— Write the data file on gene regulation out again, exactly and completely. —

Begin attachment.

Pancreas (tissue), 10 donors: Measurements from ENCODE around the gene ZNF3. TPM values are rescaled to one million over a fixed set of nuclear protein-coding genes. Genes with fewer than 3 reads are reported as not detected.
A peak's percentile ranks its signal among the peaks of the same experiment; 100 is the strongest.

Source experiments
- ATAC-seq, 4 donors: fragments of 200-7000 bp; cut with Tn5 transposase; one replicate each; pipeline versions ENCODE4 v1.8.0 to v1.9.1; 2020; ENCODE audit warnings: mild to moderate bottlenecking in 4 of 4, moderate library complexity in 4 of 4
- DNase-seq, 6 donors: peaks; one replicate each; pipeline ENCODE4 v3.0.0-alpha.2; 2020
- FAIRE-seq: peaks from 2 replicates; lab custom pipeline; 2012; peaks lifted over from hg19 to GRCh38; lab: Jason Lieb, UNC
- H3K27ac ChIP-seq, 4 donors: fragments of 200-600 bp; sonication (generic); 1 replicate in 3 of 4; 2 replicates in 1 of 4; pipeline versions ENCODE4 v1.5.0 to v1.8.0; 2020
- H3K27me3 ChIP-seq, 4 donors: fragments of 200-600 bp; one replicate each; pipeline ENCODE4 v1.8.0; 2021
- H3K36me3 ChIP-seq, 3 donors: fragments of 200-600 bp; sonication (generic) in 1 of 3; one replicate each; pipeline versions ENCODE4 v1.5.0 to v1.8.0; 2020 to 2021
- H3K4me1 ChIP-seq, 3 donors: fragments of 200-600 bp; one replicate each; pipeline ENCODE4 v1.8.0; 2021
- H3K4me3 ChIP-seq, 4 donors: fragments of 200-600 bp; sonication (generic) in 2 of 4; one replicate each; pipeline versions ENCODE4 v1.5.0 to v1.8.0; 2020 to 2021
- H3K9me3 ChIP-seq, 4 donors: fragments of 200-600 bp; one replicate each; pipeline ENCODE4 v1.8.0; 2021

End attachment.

Pancreas (tissue), 10 donors: Measurements from ENCODE around the gene ZNF3. TPM values are rescaled to one million over a fixed set of nuclear protein-coding genes. Genes with fewer than 3 reads are reported as not detected.
A peak's percentile ranks its signal among the peaks of the same experiment; 100 is the strongest.

Source experiments
- ATAC-seq, 4 donors: fragments of 200-7000 bp; cut with Tn5 transposase; one replicate each; pipeline versions ENCODE4 v1.8.0 to v1.9.1; 2020; ENCODE audit warnings: mild to moderate bottlenecking in 4 of 4, moderate library complexity in 4 of 4
- DNase-seq, 6 donors: peaks; one replicate each; pipeline ENCODE4 v3.0.0-alpha.2; 2020
- FAIRE-seq: peaks from 2 replicates; lab custom pipeline; 2012; peaks lifted over from hg19 to GRCh38; lab: Jason Lieb, UNC
- H3K27ac ChIP-seq, 4 donors: fragments of 200-600 bp; sonication (generic); 1 replicate in 3 of 4; 2 replicates in 1 of 4; pipeline versions ENCODE4 v1.5.0 to v1.8.0; 2020
- H3K27me3 ChIP-seq, 4 donors: fragments of 200-600 bp; one replicate each; pipeline ENCODE4 v1.8.0; 2021
- H3K36me3 ChIP-seq, 3 donors: fragments of 200-600 bp; sonication (generic) in 1 of 3; one replicate each; pipeline versions ENCODE4 v1.5.0 to v1.8.0; 2020 to 2021
- H3K4me1 ChIP-seq, 3 donors: fragments of 200-600 bp; one replicate each; pipeline ENCODE4 v1.8.0; 2021
- H3K4me3 ChIP-seq, 4 donors: fragments of 200-600 bp; sonication (generic) in 2 of 4; one replicate each; pipeline versions ENCODE4 v1.5.0 to v1.8.0; 2020 to 2021
- H3K9me3 ChIP-seq, 4 donors: fragments of 200-600 bp; one replicate each; pipeline ENCODE4 v1.8.0; 2021